Eventually, it seems that every developer will be presented with a problem that requires some kind of work queue. These work queues can be used to store a collection of tasks to be worked in some order and move on. Although the concept of these work queues may be simple, actually developing one of these in a safe, performant manner can be tricky and error-prone. Thankfully we have a solution built right into the Java language.
java.util.concurrent package we have the Executor Framework which is a flexible framework based on separating the work to be performed, a task, from the unit of execution, the executor. Let's look at a very simple use of the Executor framework:
ExecutorService executor = Executors.newSingleThreadExecutor(); executor.execute(runnable); executor.shutdown();
The steps usually follow that model above: create the right type of executor for what you are trying to accomplish, add work to it, then shut it down (don't forget that last part as your JVM likely won't shut down in that case).
This simplest case is not all you can do. You can wait for a task to finish, you can wait for any or all of a group of tasks to finish, you can wait for the executor to finish, you can retrieve the results of your asynchronous tasks, you can run particular tasks on a schedule, and more.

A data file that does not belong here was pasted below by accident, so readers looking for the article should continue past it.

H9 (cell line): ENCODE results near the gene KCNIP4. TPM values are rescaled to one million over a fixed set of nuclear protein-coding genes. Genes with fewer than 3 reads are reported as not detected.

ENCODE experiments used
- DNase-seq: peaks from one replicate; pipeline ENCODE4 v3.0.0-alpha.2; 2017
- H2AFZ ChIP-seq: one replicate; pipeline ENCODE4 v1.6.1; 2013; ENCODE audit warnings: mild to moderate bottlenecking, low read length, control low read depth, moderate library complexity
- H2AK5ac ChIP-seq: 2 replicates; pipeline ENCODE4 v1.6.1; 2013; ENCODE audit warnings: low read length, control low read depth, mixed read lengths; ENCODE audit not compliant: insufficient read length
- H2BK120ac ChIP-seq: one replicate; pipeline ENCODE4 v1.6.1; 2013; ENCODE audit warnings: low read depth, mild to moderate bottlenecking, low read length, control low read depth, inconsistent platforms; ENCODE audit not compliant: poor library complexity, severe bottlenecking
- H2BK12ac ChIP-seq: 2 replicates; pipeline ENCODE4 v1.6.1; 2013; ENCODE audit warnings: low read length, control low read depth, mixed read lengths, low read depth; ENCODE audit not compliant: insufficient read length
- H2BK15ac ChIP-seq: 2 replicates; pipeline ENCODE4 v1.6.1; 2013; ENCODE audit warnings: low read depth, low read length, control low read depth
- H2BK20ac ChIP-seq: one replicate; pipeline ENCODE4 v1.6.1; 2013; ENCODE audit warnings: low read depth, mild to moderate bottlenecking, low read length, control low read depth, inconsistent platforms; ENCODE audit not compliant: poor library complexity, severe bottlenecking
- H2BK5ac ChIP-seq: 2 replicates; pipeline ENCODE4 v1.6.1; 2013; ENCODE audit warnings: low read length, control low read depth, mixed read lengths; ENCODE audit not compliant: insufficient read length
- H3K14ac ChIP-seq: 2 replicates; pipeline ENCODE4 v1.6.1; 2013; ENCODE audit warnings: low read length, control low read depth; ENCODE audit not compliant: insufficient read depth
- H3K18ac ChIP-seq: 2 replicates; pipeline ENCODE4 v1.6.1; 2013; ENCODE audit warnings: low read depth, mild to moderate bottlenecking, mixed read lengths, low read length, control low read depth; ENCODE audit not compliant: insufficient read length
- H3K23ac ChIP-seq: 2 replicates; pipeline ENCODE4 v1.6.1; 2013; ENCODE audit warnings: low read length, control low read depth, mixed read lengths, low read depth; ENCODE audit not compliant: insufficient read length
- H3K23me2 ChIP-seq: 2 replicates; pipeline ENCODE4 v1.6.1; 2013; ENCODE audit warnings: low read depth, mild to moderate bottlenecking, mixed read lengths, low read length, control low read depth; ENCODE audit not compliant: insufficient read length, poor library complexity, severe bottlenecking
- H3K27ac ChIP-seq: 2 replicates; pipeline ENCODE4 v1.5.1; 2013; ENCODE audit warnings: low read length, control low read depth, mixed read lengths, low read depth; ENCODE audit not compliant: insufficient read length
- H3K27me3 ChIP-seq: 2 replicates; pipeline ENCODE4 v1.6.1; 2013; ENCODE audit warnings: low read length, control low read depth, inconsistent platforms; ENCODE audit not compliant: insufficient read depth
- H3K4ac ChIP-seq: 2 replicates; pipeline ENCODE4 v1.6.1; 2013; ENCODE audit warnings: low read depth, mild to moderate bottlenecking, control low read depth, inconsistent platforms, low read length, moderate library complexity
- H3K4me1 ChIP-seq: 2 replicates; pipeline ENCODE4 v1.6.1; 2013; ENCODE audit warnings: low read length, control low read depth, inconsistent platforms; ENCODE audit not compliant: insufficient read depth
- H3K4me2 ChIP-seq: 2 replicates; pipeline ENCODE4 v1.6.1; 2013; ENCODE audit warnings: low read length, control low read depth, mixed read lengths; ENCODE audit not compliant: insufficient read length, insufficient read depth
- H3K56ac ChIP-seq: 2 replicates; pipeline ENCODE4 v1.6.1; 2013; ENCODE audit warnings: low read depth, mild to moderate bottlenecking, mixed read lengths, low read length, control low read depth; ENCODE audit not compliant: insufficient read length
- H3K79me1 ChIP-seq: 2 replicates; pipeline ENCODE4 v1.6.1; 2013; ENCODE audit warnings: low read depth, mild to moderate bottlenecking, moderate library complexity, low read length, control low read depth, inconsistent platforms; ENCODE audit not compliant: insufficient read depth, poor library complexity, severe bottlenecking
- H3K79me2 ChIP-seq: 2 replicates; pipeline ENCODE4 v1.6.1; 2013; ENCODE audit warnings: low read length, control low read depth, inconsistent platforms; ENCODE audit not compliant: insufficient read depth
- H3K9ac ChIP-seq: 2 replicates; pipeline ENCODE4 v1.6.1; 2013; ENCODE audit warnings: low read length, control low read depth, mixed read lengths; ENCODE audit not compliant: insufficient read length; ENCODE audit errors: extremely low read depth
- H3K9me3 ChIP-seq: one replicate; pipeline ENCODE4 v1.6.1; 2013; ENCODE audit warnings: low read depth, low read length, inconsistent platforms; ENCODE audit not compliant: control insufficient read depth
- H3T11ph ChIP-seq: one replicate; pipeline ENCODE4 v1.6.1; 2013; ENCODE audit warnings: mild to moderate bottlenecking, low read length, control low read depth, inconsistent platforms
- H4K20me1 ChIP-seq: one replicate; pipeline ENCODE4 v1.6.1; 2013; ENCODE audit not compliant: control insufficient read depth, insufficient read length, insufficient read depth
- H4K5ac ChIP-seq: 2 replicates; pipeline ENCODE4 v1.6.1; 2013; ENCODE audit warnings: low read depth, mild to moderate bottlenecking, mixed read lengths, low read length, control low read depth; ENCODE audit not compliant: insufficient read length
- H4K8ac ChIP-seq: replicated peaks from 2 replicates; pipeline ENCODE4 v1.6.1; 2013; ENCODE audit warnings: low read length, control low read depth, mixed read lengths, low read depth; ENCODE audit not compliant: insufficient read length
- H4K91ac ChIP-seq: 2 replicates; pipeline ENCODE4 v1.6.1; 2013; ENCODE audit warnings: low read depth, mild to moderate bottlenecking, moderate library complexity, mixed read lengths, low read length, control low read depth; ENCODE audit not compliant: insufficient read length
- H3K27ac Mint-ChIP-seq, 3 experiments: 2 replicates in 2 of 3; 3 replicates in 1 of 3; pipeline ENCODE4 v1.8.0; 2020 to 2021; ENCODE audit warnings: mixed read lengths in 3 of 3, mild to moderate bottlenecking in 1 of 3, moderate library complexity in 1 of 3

In the above example, we used a single-threaded executor, in case you need more threads than that you can use a different factory method and configure what you need. Changing from using one thread or multiple, the rest of the code will stay the same. There are a number of options and which one is going to be best is going to be based on how busy it's going to be, what kind of work it will be doing, and what environment you are running in. In short, there isn't a one size fits all solution. Take a look at what your options are and choose which one fits your use case the best.
One of the things the executor framework allows you to do is to avoid working directly with
Threads. Threads are fairly error-prone to work directly with so having this abstraction layer on top of them can greatly simplify working with them and make it much safer. The executor interface takes two different types of tasks that are fairly closely related. The first is a
Runnable, this is a task that doesn't have a return value, and then you have a Callable which can have a return value and can throw an arbitrary exception.
From Java 7 onwards the Executor framework has also extended to support fork-join tasks. These are a special kind of job where a particular piece of work is split between a number of executors that can steal work from each other in order to stay busy. One of the more recent enhancements to the Java language, parallel streams, is built on the fork-join pool that the executor framework provides. This makes it a little easier to work with but still comes with its own caveats and pitfalls.
There is a lot one could dig into when considering all that the executor service can do but even this simple introduction I hope can raise awareness of it so that when you may be tempted to reach for a
Thread you can instead look deeper into this framework.